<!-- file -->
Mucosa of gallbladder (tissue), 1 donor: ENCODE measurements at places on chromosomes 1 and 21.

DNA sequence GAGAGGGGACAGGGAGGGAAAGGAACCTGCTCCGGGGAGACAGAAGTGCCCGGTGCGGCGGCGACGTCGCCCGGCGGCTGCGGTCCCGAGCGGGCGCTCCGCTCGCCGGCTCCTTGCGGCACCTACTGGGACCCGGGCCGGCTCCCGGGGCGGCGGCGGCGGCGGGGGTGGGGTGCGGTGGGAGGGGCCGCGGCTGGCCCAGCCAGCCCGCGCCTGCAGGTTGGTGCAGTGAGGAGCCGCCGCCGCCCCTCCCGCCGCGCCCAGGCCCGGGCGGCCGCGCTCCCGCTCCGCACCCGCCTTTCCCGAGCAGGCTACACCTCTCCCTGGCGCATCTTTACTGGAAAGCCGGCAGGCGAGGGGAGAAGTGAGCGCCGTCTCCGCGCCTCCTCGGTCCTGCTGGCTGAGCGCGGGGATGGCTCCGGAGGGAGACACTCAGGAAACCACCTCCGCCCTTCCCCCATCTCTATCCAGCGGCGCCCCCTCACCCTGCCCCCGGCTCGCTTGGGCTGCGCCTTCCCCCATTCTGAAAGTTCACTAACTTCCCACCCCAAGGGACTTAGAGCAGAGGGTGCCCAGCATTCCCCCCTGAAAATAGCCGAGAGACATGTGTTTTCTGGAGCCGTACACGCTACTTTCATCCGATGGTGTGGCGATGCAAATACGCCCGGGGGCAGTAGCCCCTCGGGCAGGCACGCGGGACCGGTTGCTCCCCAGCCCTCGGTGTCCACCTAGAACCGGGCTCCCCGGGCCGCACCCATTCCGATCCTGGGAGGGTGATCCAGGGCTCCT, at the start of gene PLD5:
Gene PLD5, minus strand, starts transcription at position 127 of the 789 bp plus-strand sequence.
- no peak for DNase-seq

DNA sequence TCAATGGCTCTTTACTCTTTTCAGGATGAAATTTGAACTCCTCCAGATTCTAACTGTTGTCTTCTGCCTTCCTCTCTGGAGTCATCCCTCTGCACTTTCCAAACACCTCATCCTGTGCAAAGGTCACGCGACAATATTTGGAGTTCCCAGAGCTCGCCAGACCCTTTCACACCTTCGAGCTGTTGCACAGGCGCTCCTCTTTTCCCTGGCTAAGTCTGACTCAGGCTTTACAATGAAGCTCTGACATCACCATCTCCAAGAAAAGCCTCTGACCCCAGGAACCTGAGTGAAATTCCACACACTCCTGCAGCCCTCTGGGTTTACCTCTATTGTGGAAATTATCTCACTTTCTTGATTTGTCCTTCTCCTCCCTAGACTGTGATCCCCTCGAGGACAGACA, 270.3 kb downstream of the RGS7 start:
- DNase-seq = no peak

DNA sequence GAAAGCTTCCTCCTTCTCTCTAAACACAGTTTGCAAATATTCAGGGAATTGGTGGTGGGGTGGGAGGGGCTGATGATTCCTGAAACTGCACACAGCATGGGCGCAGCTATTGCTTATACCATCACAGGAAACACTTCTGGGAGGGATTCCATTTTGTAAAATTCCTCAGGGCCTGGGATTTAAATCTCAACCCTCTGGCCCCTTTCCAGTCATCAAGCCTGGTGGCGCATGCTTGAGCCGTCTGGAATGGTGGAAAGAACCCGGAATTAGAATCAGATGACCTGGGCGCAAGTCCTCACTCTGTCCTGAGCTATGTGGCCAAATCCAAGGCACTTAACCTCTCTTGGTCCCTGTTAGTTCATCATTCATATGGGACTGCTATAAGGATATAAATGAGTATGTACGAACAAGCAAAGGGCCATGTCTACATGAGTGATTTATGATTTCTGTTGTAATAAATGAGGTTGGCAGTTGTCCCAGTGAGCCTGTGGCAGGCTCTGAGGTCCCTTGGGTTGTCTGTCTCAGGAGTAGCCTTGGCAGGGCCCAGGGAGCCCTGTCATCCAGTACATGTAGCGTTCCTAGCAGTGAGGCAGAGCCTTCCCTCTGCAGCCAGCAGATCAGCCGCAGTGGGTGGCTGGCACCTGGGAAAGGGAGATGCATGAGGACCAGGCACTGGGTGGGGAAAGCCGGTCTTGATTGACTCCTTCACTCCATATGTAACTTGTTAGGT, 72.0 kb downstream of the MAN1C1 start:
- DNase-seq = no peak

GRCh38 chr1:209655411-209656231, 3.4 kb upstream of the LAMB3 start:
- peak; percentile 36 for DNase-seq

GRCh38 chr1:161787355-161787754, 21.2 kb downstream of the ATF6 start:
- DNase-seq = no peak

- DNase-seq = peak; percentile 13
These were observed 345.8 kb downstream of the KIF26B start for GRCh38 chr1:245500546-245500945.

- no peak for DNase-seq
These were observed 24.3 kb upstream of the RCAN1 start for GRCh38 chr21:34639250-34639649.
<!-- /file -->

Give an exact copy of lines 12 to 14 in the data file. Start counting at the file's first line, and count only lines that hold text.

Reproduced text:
- DNase-seq = no peak

- DNase-seq = peak; percentile 13
These were observed 345.8 kb downstream of the KIF26B start for GRCh38 chr1:245500546-245500945.